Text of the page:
There are deliverables, most notably kernels, which need the speed that multiple exit points provide. These environments normally have their own memory and process management, so the risk of a leak is minimized.

Personally, I like to have a single point of exit, since I often use it to insert a breakpoint on the return statement and perform a code inspect of how the code determined that solution. I could just go to the entrance and step through, which I do with extensively nested and recursive solutions. As a code reviewer, multiple returns in a function requires a much deeper analysis - so if you're doing it to speed up the implementation, you're robbing Peter to save Paul. More time will be required in code reviews, invalidating the presumption of efficient implementation.

-- 2 cents

Please see this doc for more details: NISTIR 5459

share|improve this answer
1  
multiple returns in a function requires a much deeper analysis only if the function is huge already (> 1 screen), otherwise it makes the analysis easier –  dss539 Aug 16 '13 at 17:46
add comment

Single entry and exit point was original concept of structured programming vs step by step Spaghetti Coding. There is a belief that multiple exit-point functions require more code since you have to do proper clean up of memory spaces allocated for variables. Consider a scenario where function allocates variables (resources) and getting out of the function early and without proper clean up would result in resource leaks. In addition, constructing clean-up before every exit would create a lot of redundant code.

share|improve this answer
add comment

If you feel like you need multiple exit points in a function, the function is too large and is doing too much.

I would recommend reading the chapter about functions in Robert C. Martin's book, Clean Code.

Essentially, you should try to write functions with 4 lines of code or less.

Some notes from Mike Long’s Blog:

  • The first rule of functions: they should be small
  • The second rule of functions: they should be smaller than that
  • Blocks within if statements, while statements, for loops, etc should be one line long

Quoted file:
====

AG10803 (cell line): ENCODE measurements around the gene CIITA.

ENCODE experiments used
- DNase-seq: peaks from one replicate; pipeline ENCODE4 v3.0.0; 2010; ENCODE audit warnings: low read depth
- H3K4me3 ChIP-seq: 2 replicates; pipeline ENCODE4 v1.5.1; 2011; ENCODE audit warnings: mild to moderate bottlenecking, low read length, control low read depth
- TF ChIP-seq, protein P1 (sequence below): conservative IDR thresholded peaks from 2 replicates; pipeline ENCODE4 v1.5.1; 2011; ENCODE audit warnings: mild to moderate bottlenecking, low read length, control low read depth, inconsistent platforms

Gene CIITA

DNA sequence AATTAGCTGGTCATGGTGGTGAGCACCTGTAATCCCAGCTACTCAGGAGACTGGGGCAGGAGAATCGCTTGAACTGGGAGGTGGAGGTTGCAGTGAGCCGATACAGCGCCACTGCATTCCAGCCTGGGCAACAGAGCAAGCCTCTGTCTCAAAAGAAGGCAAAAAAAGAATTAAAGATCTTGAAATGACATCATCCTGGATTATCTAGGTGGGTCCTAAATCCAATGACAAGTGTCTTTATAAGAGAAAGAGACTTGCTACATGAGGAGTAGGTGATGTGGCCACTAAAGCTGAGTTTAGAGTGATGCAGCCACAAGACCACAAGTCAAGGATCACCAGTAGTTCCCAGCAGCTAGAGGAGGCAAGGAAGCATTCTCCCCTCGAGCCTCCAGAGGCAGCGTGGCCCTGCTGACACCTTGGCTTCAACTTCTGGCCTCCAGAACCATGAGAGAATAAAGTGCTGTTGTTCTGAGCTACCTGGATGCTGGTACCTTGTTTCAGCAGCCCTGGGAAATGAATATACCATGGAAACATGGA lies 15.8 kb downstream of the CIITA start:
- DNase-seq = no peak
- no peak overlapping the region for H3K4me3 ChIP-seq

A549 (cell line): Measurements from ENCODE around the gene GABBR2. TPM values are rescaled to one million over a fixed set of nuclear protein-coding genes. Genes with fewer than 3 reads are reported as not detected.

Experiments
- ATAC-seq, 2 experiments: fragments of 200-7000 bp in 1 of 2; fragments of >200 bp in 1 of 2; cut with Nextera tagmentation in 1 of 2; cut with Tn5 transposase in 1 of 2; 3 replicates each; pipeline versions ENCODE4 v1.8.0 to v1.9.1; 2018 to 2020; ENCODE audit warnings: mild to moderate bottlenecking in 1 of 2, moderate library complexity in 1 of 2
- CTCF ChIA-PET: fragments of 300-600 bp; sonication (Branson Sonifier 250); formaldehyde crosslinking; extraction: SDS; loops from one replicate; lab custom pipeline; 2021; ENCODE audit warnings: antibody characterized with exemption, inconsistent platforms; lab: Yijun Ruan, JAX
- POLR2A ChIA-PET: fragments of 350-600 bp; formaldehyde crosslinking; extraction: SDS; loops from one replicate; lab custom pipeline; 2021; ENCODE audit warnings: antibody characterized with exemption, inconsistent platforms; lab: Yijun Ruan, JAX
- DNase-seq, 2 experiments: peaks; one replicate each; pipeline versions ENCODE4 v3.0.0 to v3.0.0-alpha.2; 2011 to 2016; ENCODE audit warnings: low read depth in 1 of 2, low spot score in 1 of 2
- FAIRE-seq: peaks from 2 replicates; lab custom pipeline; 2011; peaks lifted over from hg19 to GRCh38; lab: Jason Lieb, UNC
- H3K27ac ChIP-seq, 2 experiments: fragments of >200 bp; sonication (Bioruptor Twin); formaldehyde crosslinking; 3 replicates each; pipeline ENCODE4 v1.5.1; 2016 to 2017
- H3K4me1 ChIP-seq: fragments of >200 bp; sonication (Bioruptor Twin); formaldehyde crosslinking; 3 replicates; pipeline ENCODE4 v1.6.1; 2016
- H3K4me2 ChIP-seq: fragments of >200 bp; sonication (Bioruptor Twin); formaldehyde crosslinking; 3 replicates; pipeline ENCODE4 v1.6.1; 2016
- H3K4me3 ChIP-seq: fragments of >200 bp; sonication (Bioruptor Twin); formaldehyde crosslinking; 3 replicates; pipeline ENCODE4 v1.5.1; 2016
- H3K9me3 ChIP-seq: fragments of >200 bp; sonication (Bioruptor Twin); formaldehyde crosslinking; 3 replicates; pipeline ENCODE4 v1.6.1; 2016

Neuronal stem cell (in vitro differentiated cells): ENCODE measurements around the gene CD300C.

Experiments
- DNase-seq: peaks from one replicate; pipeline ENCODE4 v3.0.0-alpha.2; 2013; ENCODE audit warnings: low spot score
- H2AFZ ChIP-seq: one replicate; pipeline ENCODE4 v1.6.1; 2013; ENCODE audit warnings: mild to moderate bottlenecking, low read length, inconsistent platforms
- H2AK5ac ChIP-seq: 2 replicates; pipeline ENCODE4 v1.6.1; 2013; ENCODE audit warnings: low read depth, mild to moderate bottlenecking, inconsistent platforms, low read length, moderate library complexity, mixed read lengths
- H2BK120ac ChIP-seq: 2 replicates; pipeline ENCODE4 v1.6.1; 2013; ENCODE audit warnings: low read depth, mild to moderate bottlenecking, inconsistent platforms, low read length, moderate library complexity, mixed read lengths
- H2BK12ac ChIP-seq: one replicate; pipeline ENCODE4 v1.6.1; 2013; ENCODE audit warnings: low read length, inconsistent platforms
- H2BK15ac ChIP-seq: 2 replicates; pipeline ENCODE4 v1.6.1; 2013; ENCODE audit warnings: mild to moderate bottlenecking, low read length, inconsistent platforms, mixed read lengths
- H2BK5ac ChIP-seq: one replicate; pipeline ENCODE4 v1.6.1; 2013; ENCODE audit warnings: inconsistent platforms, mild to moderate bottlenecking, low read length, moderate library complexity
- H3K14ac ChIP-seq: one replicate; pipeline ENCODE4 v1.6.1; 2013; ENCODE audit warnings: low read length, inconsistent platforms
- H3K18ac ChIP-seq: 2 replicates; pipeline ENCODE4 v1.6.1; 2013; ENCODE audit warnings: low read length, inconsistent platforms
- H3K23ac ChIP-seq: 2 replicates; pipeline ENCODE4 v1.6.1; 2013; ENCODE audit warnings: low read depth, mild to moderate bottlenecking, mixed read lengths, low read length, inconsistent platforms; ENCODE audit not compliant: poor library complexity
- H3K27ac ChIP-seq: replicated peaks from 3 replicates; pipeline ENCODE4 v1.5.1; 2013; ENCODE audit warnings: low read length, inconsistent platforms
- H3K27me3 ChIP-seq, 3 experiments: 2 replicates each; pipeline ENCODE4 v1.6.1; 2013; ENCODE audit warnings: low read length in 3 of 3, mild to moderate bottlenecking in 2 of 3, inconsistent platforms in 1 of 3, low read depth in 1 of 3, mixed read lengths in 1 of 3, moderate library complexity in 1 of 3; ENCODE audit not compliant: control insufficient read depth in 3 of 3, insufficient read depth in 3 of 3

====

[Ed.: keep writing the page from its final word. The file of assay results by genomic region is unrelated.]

• …and that line of code will usually be a function call
  • There should be no more than one or maybe two levels of indentation
  • Functions should do one thing
  • Function statements should all be at the same level of abstraction
  • A function should have no more than 3 arguments
  • Output arguments are a code smell
  • Passing a boolean flag into a function is truly awful. You are by definition doing two --things in the function.
  • Side effects are lies.
share|improve this answer
add comment

In my view, the advice to exit a function (or other control structure) at only one point often is oversold. Two reasons typically are given to exit at only one point:

  1. Single-exit code is supposedly easier to read and debug. (I admit that I don't think much of this reason, but it is given. What is substantially easier to read and debug is single-entry code.)
  2. Single-exit code links and returns more cleanly.

The second reason is subtle and has some merit, especially if the function returns a large data structure. However, I wouldn't worry about it too much, except ...

If a student, you want to earn top marks in your class. Do what the instructor prefers. He probably has a good reason from his perspective; so, at the very least, you'll learn his perspective. This has value in itself.

Good luck.

share|improve this answer
    
Or maybe She (the instructor) has a good reason too.... –  barneymc Dec 5 '13 at 17:17
add comment

Your Answer

 
discard

By posting your answer, you agree to the privacy policy and terms of service.

Not the answer you're looking for? Browse other questions tagged or ask your own question.